Rev. Seruwila.Sarankithi and others v The Attorney? General and
others (Wijayaratne J.)
REV. SERUWILA SARANKITHI AND OTHERSv
THE ATTORNEY-GENERAL AND OTHERSCOURT OF APPEALWIJAYARATNE, J„
C.A. 852/2002 (Writ)
NOVEMBER 4, 2003
Provincial Councils Act, No. 42 of 1987, section 37(2)(a) – Writ of mandamusto hold a Poll Referendum in the Eastern Province – Constitution, Articles 31,35, 31(3), 44(2) and 87(1) – Immunity of the President – Attorney-Generalmade a party – Maintainability – Referendum Act, No. 7 of 1981, section 2 -Necessary party – Laches – Evidential value of documents.
The petitioner sought a writ of mandamus directing the respondents to takenecessary action to hold a Poll Referendum in the Eastern Province undersection 37(2)(a) of Act, No. 42 of 1987 and a direction on the respondents torefrain from altering the administrative structure of the Eastern Province with-out holding such a Poll.
The respondents objected to the application (1) on the ground that theAttorney-General has been wrongly named as the 1 st respondent in terms ofArticle, 35 (2) necessary parties have not been named, (3) laches, (4) writdoes not lie where there is a discretionary power and (5) documents attachedcannot be relied upon.
The only instances in which acts or omissions of the President could bethe subject of judicial proceedings through representation of theAttorney-General are in relation to the exercise of any power pertainingto any subject or function assigned to the President under Article 44(4).
Determining the date of the Poll is one vested with the President interms of section 37(2) of Act, No. 42 of 1987. This is not a function cov-ered by Article 44(2). The petitioners cannot institute proceedings mak-ing the Attorney-General a party representing the President under andin terms of Article 35.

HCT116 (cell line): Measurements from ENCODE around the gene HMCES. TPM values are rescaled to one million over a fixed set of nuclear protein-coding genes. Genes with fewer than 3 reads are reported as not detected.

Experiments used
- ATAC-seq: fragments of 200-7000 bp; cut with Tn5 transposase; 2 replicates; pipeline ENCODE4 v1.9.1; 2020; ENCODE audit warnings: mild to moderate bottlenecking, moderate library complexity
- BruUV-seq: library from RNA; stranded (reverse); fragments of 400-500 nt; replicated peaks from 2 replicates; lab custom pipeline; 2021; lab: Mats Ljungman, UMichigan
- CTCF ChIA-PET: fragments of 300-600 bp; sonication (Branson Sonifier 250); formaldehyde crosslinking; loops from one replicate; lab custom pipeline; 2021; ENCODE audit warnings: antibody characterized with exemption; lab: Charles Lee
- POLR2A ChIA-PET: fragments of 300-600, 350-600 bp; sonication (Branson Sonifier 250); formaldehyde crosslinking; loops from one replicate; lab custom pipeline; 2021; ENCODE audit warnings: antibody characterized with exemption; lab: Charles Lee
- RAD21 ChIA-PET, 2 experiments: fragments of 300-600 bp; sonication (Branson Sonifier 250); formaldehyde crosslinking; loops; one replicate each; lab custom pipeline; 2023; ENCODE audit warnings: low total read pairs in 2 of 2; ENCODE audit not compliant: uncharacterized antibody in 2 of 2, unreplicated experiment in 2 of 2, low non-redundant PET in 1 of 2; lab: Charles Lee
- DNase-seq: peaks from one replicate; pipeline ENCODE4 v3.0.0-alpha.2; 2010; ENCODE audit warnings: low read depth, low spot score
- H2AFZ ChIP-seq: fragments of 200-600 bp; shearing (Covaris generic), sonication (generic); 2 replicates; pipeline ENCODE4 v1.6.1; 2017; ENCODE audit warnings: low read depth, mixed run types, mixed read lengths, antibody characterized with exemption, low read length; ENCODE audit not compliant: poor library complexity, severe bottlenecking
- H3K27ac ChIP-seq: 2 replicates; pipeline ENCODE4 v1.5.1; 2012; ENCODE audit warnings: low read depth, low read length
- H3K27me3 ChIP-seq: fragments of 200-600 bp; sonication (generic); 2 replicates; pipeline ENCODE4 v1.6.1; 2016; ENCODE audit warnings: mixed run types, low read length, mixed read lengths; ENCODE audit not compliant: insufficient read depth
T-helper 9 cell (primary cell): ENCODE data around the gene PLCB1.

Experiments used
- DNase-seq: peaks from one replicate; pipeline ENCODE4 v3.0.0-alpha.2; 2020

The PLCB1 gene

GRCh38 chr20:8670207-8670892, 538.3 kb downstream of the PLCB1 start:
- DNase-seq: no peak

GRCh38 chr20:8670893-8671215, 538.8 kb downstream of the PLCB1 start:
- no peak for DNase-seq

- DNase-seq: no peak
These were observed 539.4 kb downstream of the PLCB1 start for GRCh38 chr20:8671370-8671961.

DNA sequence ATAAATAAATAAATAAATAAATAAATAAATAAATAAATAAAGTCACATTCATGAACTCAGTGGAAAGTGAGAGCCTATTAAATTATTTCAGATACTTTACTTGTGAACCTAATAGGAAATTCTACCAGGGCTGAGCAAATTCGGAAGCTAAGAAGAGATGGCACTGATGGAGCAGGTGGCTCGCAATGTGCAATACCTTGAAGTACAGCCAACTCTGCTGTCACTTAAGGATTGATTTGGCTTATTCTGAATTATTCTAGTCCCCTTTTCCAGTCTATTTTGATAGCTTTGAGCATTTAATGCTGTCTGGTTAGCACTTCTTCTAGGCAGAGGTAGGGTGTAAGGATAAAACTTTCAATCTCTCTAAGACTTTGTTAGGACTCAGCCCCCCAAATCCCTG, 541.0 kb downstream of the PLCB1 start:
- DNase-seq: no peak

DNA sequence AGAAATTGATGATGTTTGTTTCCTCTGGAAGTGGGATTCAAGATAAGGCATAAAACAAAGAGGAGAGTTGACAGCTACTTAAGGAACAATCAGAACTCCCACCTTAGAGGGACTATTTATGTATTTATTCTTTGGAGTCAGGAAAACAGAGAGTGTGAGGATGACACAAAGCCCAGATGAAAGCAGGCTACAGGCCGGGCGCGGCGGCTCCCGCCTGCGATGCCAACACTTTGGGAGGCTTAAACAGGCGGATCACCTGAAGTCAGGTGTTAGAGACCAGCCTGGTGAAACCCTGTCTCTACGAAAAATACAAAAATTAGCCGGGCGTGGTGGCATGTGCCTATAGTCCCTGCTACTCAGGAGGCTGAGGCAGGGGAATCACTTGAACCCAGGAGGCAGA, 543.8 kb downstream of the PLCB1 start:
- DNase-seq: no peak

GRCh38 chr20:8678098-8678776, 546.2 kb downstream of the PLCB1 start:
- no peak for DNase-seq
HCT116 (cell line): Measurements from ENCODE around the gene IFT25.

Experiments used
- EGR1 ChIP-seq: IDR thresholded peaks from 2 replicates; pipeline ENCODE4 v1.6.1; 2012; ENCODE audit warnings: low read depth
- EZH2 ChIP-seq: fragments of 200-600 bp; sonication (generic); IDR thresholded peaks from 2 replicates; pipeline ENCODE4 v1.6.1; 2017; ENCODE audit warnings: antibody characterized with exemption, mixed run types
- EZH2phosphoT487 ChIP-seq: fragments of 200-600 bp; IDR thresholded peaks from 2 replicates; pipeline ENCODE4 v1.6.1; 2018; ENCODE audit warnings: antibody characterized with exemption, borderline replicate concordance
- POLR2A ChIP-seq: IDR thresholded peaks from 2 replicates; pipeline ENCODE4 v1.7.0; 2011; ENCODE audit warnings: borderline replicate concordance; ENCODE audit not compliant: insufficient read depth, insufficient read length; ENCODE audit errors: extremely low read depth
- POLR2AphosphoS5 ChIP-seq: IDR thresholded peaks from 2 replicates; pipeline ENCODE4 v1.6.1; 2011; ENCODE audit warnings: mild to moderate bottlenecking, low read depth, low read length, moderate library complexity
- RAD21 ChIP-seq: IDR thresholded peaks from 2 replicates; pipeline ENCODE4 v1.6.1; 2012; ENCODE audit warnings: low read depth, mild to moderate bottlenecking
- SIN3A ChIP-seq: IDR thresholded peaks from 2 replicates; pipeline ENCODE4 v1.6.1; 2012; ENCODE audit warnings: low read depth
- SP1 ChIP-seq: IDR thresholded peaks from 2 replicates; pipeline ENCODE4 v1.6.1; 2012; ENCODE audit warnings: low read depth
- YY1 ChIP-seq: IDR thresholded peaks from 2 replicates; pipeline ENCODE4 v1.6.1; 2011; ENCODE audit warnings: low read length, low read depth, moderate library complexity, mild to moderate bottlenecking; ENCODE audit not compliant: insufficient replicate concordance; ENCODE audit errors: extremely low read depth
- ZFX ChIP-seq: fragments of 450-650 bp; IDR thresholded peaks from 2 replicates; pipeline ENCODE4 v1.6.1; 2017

In terms of Article 87(1) and section 2 of Act, No. 7 of 1981, conductinga Referendum is the function of the Commissioner of Elections. TheCommissioner of Elections has not been made a party. It is fatal to thisapplication.
Sri Lanka Law Reports
 1 Sri L.R
The application for mandamus is made after six months of the gazettenotification. Mandamus will be refused to an applicant guilty of unduedelay.
In terms of section 37 of Act, No.42 of 1987 the power to determine thedate of the Poll and to postpone same is vested in the President andthat too is left to the discretion of the President.
Per Wijayaratne, J.
“Copies of documents which are publications through printed and elec-tronic media are not authentic documents as required by the law of evidenceand cannot be acted upon by a court of law.”
APPLICATION for a writ of mandamus
Cases referred to:
Mallikarachchi v Shiva Pasupathy – Attorney-General (1985) 1 Sri LR 74
Abdul Rahuman v Mayor of Colombo – 69 NLR 211Elmore Perera for petitioner
M.N.B. Fernando, Senior State Counsel for respondent
January 01,2004WIJAYARATNE, J.
The several petitioners of whom 1st to 6th named are described 01as electors of Eastern Province, make this application invoking thewrit jurisdiction of this Court, against the 1st to 3rd respondentswho are the Attorney-General, the Minister and the Secretary of theMinistry of Home Affairs, Provincial Councils and LocalGovernment.